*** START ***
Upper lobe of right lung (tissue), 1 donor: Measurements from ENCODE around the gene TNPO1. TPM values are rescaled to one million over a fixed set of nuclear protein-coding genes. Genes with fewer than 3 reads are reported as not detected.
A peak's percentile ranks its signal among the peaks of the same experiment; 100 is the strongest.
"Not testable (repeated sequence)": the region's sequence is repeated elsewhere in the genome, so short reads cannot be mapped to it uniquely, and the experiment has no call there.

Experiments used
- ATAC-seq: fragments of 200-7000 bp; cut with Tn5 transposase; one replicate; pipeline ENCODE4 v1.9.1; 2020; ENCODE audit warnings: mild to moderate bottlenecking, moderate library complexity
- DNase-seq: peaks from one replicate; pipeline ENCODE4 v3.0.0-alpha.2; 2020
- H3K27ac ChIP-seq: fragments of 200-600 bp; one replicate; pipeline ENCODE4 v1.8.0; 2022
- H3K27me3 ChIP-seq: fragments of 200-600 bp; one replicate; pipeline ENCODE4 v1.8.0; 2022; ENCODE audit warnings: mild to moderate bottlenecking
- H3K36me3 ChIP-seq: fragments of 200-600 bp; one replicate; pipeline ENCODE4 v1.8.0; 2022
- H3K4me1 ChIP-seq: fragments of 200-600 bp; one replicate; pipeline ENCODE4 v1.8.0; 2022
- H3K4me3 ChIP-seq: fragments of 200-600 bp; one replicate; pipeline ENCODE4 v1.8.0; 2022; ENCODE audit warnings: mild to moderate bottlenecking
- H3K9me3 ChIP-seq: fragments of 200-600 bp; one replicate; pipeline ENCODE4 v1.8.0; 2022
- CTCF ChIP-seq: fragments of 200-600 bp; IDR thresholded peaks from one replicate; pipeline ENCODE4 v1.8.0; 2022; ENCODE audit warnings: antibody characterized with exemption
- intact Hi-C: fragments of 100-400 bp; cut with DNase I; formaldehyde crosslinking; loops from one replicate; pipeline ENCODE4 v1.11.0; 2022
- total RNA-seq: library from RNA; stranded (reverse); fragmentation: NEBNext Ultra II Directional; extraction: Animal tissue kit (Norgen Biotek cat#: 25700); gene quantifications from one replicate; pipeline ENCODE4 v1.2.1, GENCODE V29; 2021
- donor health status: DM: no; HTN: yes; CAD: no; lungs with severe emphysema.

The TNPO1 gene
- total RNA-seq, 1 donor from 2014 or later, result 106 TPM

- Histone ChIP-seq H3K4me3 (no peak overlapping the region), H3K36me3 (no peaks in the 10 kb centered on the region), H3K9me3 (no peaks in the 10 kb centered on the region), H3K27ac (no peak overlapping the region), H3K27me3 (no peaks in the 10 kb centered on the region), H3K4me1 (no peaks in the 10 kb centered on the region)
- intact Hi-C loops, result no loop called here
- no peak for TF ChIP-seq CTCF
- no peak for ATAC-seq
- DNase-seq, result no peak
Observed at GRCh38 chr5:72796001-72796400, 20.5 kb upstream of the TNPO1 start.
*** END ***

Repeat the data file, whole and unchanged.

Upper lobe of right lung (tissue), 1 donor: Measurements from ENCODE around the gene TNPO1. TPM values are rescaled to one million over a fixed set of nuclear protein-coding genes. Genes with fewer than 3 reads are reported as not detected.
A peak's percentile ranks its signal among the peaks of the same experiment; 100 is the strongest.
"Not testable (repeated sequence)": the region's sequence is repeated elsewhere in the genome, so short reads cannot be mapped to it uniquely, and the experiment has no call there.

Experiments used
- ATAC-seq: fragments of 200-7000 bp; cut with Tn5 transposase; one replicate; pipeline ENCODE4 v1.9.1; 2020; ENCODE audit warnings: mild to moderate bottlenecking, moderate library complexity
- DNase-seq: peaks from one replicate; pipeline ENCODE4 v3.0.0-alpha.2; 2020
- H3K27ac ChIP-seq: fragments of 200-600 bp; one replicate; pipeline ENCODE4 v1.8.0; 2022
- H3K27me3 ChIP-seq: fragments of 200-600 bp; one replicate; pipeline ENCODE4 v1.8.0; 2022; ENCODE audit warnings: mild to moderate bottlenecking
- H3K36me3 ChIP-seq: fragments of 200-600 bp; one replicate; pipeline ENCODE4 v1.8.0; 2022
- H3K4me1 ChIP-seq: fragments of 200-600 bp; one replicate; pipeline ENCODE4 v1.8.0; 2022
- H3K4me3 ChIP-seq: fragments of 200-600 bp; one replicate; pipeline ENCODE4 v1.8.0; 2022; ENCODE audit warnings: mild to moderate bottlenecking
- H3K9me3 ChIP-seq: fragments of 200-600 bp; one replicate; pipeline ENCODE4 v1.8.0; 2022
- CTCF ChIP-seq: fragments of 200-600 bp; IDR thresholded peaks from one replicate; pipeline ENCODE4 v1.8.0; 2022; ENCODE audit warnings: antibody characterized with exemption
- intact Hi-C: fragments of 100-400 bp; cut with DNase I; formaldehyde crosslinking; loops from one replicate; pipeline ENCODE4 v1.11.0; 2022
- total RNA-seq: library from RNA; stranded (reverse); fragmentation: NEBNext Ultra II Directional; extraction: Animal tissue kit (Norgen Biotek cat#: 25700); gene quantifications from one replicate; pipeline ENCODE4 v1.2.1, GENCODE V29; 2021
- donor health status: DM: no; HTN: yes; CAD: no; lungs with severe emphysema.

The TNPO1 gene
- total RNA-seq, 1 donor from 2014 or later, result 106 TPM

- Histone ChIP-seq H3K4me3 (no peak overlapping the region), H3K36me3 (no peaks in the 10 kb centered on the region), H3K9me3 (no peaks in the 10 kb centered on the region), H3K27ac (no peak overlapping the region), H3K27me3 (no peaks in the 10 kb centered on the region), H3K4me1 (no peaks in the 10 kb centered on the region)
- intact Hi-C loops, result no loop called here
- no peak for TF ChIP-seq CTCF
- no peak for ATAC-seq
- DNase-seq, result no peak
Observed at GRCh38 chr5:72796001-72796400, 20.5 kb upstream of the TNPO1 start.